Triggerfish are deep bodied, compressed fish with an almost diamond shaped body. Their eyes are set high on the head, and they have a small terminal mouth with large stout incisor teeth. They have a large spike like first spine and two smaller spines, all of which fit into a groove on the head. Triggerfish lay eggs under the sand and the nest is heavily guarded by the male. Some of the larger species will attack and bite divers during nesting. Smaller species can be shy and swim away or hide when approached, but often the larger fish are ill tempered.
Image: Picasso Triggerfish
Parrotfish are prominent characters on coral reefs. They are medium to large elongate fish with teeth fused into strong beak like plates. All species have large cycloid scales and are herbivores. Parrotfish are important reef species because they graze on the algal film growing on coral rock, leaving room for coral species to settle and grow. Very few parrotfish eat leafy algae or living coral. Bits of rock eaten with the algae are crushed into sand and ground with the algae to aid digestion. This makes parrotfish among the most important producers of sand on coral reefs, with one fish producing up to 1 tonne of sand in a year. Many species occur in large mixed species schools, often with surgeonfish. Parrotfish also change colour with growth and sex and the colourful males charge around the reef protecting and bullying his harem of drab looking females.
image: Schlegel’s Parrotfish
Fiji Devil Damselfish are small colourful fish with moderately compressed bodies. They like to live in shallow waters in lagoons and on offshore reefs. These fish have a stunning electric blue colour you can’t miss them! They can occur in small groups near shelter. The females lay eggs buried under sand, which are guarded by the males. The Fiji Devil is not usually shy and is happy to put on a show of its colours, by defending its territory.
Image: Fiji Devil Damselfish
Sweetlips are medium to large fish with thickened lips, small conical jaw teeth and flat ended to rounded tails. The species found in Fiji are usually quite colourful and attractive fish such as the oriental sweetlips in the picture. Adult fish are typically inactive by day when they shelter near or under ledges, and disperse to feed on benthic invertebrates at night.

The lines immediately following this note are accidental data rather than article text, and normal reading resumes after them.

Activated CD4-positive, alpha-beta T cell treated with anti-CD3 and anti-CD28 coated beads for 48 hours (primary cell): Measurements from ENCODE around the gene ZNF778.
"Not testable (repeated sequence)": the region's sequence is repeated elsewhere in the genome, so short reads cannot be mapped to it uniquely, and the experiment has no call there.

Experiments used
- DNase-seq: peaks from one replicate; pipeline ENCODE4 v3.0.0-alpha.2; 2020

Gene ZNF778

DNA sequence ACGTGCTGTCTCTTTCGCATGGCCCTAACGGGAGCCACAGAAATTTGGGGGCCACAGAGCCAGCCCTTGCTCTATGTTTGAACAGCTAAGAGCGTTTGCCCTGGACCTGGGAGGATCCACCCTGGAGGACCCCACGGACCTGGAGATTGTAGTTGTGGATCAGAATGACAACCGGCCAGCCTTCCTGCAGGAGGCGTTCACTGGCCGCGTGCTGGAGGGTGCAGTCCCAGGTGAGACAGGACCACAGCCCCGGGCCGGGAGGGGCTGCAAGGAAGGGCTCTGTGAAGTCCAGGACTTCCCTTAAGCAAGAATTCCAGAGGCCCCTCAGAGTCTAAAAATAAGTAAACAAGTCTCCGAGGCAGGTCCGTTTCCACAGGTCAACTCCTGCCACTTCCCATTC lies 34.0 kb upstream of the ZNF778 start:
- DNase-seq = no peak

Image: Oriental Sweetlips
Angelfish are small to medium fish with deep compressed bodies and small mouths with brush like teeth. They are generally very colourful and beautiful to observe in the water. They can be confused with butterflyfish except that they have a distinctive spine on their gill cover. All species have a haremic social system with a dominant male typically defending a territory containing 2 to 5 females. They spawn in pairs usually at sunset. Their diet consists generally of sponges, soft bodied invertebrates, fish eggs, and algae. The Emperor Angelfish is shy and often seen around caves, ledges or large boulders. They make a ‘knocking’ sound when disturbed.
Image: Emperor Angelfish
Rays are elegant creatures that glide around the reef. The body is flattened into a round or angular shape. They have a small mouth, located on the underside of the body, with pavement-like teeth. They have one or more venomous barbs near base of tail. They often rest on sandy bottoms, or bury themselves under sand waiting for their unsuspecting prey. All species of rays are dangerous if stepped on and the larger ones can deliver a fatal sting. If you are getting into the water in a sandy area shuffle your way in. The rays will hear you and glide away before you even have a chance to see them. The blue spotted stingray is angular in shape with grey skin and blue and sometimes a few black spots.
Image: Bluespotted Stingray
This part completes the Common Reef Creatures series.